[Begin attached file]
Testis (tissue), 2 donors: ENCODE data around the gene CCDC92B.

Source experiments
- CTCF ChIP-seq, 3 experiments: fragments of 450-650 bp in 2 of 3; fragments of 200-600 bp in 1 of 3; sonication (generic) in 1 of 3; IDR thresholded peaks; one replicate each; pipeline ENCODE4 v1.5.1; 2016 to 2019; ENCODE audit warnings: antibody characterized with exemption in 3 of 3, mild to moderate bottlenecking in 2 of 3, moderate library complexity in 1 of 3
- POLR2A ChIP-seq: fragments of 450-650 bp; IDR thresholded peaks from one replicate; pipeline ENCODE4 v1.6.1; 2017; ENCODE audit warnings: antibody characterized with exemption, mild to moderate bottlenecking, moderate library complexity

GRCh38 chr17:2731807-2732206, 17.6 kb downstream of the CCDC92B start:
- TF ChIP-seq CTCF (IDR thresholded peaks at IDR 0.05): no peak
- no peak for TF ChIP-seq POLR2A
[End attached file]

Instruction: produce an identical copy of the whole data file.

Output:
Testis (tissue), 2 donors: ENCODE data around the gene CCDC92B.

Source experiments
- CTCF ChIP-seq, 3 experiments: fragments of 450-650 bp in 2 of 3; fragments of 200-600 bp in 1 of 3; sonication (generic) in 1 of 3; IDR thresholded peaks; one replicate each; pipeline ENCODE4 v1.5.1; 2016 to 2019; ENCODE audit warnings: antibody characterized with exemption in 3 of 3, mild to moderate bottlenecking in 2 of 3, moderate library complexity in 1 of 3
- POLR2A ChIP-seq: fragments of 450-650 bp; IDR thresholded peaks from one replicate; pipeline ENCODE4 v1.6.1; 2017; ENCODE audit warnings: antibody characterized with exemption, mild to moderate bottlenecking, moderate library complexity

GRCh38 chr17:2731807-2732206, 17.6 kb downstream of the CCDC92B start:
- TF ChIP-seq CTCF (IDR thresholded peaks at IDR 0.05): no peak
- no peak for TF ChIP-seq POLR2A